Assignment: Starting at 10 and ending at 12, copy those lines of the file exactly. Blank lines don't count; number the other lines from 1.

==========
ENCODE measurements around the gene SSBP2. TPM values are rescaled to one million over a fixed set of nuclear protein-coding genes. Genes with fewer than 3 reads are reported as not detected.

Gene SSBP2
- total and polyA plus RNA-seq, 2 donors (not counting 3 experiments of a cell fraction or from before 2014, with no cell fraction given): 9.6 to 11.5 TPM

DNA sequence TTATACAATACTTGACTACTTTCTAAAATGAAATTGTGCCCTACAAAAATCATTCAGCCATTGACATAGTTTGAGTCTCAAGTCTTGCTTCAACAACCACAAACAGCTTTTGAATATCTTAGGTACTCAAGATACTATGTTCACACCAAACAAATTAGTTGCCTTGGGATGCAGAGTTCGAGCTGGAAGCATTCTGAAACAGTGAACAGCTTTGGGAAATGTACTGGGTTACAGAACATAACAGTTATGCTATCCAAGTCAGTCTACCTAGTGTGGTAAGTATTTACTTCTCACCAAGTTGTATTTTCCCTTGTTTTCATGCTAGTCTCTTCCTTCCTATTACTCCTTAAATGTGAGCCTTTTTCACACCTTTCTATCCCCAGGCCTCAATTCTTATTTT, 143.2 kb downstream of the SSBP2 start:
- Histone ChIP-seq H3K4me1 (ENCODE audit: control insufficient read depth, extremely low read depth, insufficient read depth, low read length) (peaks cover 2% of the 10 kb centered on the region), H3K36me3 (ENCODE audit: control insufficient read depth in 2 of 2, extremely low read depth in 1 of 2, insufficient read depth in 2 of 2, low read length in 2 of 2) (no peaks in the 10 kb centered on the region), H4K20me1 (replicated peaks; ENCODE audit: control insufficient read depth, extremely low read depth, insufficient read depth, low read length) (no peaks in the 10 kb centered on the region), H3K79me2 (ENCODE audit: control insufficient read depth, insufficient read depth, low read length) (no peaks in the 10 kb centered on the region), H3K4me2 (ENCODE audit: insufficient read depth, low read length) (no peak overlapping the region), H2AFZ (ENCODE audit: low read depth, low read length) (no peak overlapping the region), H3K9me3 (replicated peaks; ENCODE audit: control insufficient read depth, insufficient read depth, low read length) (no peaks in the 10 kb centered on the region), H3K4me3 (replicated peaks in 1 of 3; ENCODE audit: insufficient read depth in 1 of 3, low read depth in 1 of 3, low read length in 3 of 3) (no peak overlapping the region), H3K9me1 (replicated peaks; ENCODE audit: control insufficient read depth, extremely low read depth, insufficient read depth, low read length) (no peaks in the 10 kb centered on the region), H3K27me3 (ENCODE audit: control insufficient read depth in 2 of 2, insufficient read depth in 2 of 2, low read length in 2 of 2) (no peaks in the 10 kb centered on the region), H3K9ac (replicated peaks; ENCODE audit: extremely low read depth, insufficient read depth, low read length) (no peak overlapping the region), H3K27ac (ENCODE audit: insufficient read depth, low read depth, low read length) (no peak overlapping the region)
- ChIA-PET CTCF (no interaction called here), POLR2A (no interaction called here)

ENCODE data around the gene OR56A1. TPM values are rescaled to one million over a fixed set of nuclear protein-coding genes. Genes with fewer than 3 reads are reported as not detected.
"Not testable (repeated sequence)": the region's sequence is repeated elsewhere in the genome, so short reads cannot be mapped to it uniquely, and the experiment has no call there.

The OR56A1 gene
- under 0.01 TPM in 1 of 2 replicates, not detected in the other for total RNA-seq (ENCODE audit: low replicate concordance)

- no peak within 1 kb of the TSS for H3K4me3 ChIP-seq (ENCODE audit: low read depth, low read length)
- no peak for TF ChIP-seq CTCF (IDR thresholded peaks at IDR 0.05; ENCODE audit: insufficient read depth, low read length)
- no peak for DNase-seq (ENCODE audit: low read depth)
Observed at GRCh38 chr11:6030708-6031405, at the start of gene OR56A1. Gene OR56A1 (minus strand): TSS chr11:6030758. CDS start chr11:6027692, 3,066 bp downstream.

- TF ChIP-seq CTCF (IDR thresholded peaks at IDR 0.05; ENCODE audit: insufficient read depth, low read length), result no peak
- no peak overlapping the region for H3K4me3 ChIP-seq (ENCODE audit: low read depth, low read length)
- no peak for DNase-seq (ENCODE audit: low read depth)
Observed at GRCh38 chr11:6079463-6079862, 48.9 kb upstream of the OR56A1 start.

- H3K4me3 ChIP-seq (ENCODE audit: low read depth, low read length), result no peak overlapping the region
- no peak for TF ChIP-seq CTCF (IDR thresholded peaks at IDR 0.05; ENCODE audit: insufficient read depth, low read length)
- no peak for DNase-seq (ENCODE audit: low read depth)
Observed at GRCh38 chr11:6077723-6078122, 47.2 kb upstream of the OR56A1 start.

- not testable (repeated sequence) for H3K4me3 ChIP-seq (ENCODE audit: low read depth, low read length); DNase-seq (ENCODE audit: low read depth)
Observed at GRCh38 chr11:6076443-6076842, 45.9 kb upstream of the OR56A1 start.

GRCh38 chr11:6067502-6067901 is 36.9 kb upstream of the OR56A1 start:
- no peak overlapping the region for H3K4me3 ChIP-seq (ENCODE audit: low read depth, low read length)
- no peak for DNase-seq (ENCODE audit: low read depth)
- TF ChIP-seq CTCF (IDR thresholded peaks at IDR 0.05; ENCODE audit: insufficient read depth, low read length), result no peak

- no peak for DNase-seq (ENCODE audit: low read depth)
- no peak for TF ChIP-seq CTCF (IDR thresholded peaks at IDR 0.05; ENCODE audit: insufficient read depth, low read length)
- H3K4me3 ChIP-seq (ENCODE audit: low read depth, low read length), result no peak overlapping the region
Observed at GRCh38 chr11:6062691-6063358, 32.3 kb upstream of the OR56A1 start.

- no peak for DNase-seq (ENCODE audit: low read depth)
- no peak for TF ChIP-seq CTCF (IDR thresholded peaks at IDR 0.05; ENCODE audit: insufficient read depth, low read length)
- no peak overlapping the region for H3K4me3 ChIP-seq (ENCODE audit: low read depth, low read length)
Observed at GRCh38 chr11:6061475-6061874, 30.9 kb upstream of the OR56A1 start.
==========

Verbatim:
- under 0.01 TPM in 1 of 2 replicates, not detected in the other for total RNA-seq (ENCODE audit: low replicate concordance)

- no peak within 1 kb of the TSS for H3K4me3 ChIP-seq (ENCODE audit: low read depth, low read length)
- no peak for TF ChIP-seq CTCF (IDR thresholded peaks at IDR 0.05; ENCODE audit: insufficient read depth, low read length)